There is a drawback though in that it allows the car to dart around more from side to side during the run, which can be especially troublesome if the car drops a cylinder. Hope this helps a little......."HIP"
  12. Hiproger

    Hiproger Nitro Member

    Sorry Jeff, I was writing my response the same time you were writing yours. While I've got your ear in a manner of speaking, when are we going to see you out there again. The sooner the better for me & I'm sure you probably feel the same way................"HIP"
  13. speedster

    speedster Nitro Member

    erica picture a pipe 1 1/2" diam and inside that pipe another pipe 1 1/4"diam and in that pipe another pipe 1"diam and non of these pipes are welded to each other? the bottom rails are solid all the way up the top rails are the slip tube rails. so when ya hit the throttle the chasis raises up and the top tube pulls apart from each other just a little bit! i hope that kinda helps with a picture of what a slip tube is! even my sons jr. dragster uses this technology and it's pretty cool;)
  14. Horsepower & Heels

    Horsepower & Heels Nitro Member

    Thanks, guys! I'll see if I can get a closer look at one in Indy now that I know what to look for.
  15. Nitrohaulic

    Nitrohaulic Nitro Member

    I'd say the vast majority of dragsters sold today that don't have rear suspension have slip joints in the top rails in front of the driver's compartment. They're very common in faster dragster classes.
  16. DrRocket

    DrRocket Nitro Member

    I'm thinking every time one of these chassis makes a run, the slip tubes are subjected to a bending stress. Eventually the tubes start bending, take a set, and start binding against each other internally at the joint, it would seem to me. Then it's time for new pipe. That's about 60-75 runs according to Jeff's post. Hopefully, that's causing replacement of tubing before metal fatigue at the slip joints sets in and prevents any catastrophic failure like we've seen in the rails.

    I'll bet that F/C crew chiefs were looking at the T/F cars as they arched their way down the strip and thought "Wow, I wonder how we could get OUR cars to do that?" and viola!! The slip tube F/C chassis!! At one time, the coupes used coil over suspensions, but that was with solid front and rear axles. Now Roger, you said the amount of travel was 1/8 inch. I wonder if anyone's thought about going back to a non solid suspension??? How about active suspensions like we see in Pro Stock? Oh boy!! Another timing system to keep track of!!!
    Last edited: Aug 1, 2006
  17. Nitrohaulic

    Nitrohaulic Nitro Member

    Anything that takes shock from the tires allowing them to apply more clutch and lower ETs, they're going to be interested in. I wonder if John's chassis choices are more up to him or Austin?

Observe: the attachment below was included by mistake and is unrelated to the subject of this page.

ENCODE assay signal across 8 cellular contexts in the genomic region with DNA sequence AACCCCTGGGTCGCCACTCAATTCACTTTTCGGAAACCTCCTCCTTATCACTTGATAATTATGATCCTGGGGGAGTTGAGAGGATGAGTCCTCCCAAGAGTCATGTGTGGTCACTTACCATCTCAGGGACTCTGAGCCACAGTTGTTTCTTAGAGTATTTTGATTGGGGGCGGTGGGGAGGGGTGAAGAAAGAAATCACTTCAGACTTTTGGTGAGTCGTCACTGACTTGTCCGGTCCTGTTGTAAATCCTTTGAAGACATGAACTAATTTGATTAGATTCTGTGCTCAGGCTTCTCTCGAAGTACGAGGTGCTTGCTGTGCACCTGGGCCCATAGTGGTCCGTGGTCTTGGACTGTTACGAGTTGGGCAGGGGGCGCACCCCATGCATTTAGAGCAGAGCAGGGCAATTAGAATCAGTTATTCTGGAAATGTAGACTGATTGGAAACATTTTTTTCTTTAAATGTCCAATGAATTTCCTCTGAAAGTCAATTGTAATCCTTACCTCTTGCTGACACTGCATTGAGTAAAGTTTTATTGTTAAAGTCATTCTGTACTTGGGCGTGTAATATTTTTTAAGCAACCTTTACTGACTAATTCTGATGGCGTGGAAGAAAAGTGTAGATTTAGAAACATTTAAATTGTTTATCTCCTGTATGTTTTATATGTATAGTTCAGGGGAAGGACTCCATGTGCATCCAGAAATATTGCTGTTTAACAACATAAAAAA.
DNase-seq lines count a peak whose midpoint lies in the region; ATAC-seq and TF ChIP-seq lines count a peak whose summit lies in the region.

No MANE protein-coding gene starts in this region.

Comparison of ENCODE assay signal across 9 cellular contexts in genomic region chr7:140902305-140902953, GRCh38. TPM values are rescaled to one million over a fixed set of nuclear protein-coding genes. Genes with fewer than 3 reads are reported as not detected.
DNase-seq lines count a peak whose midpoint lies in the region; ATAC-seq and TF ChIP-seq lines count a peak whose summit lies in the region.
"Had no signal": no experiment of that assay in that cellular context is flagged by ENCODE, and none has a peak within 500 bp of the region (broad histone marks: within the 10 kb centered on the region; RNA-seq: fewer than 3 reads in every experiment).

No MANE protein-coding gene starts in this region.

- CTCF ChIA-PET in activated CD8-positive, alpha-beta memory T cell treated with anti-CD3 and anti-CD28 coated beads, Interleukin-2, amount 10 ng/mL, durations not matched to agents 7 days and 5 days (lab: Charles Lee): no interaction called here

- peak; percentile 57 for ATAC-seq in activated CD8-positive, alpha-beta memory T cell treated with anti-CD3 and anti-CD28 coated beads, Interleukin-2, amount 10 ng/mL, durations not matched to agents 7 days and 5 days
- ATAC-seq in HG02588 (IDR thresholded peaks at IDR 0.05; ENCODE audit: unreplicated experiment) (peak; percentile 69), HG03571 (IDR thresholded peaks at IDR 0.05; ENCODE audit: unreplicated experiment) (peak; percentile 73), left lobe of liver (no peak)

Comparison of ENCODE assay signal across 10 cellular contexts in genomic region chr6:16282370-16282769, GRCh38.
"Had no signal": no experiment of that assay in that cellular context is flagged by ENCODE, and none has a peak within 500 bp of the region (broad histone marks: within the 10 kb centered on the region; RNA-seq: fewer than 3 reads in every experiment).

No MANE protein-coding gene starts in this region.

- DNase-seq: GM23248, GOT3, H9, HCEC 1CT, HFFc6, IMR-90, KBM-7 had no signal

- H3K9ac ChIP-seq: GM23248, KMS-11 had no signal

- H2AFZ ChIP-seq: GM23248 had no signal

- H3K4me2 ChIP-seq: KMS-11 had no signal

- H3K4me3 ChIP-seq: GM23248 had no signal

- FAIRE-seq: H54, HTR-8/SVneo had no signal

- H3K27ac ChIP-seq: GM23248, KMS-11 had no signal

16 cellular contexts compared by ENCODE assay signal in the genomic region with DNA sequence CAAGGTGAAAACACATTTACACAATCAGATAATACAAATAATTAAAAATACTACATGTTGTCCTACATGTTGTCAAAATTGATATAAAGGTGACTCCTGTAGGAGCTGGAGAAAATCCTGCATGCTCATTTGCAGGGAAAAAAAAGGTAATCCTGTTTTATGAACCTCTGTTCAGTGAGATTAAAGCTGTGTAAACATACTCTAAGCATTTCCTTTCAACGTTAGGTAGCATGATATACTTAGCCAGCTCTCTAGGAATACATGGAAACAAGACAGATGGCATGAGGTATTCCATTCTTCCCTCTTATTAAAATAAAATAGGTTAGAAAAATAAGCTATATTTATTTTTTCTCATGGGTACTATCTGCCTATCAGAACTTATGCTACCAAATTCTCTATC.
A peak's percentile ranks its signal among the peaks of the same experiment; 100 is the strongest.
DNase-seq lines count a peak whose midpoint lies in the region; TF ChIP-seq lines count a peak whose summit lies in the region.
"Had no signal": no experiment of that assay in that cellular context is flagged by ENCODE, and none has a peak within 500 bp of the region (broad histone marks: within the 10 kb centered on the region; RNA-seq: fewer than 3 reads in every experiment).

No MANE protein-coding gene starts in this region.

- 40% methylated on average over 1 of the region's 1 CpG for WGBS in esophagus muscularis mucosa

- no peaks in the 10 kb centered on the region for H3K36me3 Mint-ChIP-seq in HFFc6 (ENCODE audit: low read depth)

18. Buzzz Miller

    Buzzz Miller Guest

    NO!
    The NHRA will not allow any suspension systems in funny car. Scotty Cannon had some amazing set-ups to keep the chassis rigid, but allow a touch of travel in the front wheels. They would not even look at his working prototype. They were quite opposed to any idea there. Safe or not. He also had ideas of changing the back half of the chassis. Again. Safe or not, no chance. (I think the actual quote was "Don't you dare bring that junk to one of our race tracks.")
    Unless something drastic happens, or one of NHRA's super buddy buddy list comes up with the same exact thing, it will not happen.
  19. Hiproger

    Hiproger Nitro Member

    David, I have thought the same thing. With the knowledge we now possess with shock absorbers it seems that you could have be an indefinite number of settings to work with. I don't think that a suspension would work on the rear axle though as there is just way too much horsepower for anything to work. However with the front suspension the only problem I could see would be the weight factor. These guys spent an awful lot of money just to shave off a couple of pounds & a spring/shock package would certainly be heavier.
    Anyone remember the elaborate front suspension set-ups on some of the old Buttera F/C chassis. The "Snake" & Don Schumacher cars are a couple that come to mind. Sure wish the "Shoe" was still posting here. I'm sure he would have some insight on this subject.
    Don, come on back. Your many, many fans miss you..............."HIP"
  20. Pablocruise

    Pablocruise Nitro Member

    Maybe they will start to install sensors in the F/C chassis tubes to measure how much load is present. Same as the T/F chassis?
    I notice they are now using sensors in the wheelie bars.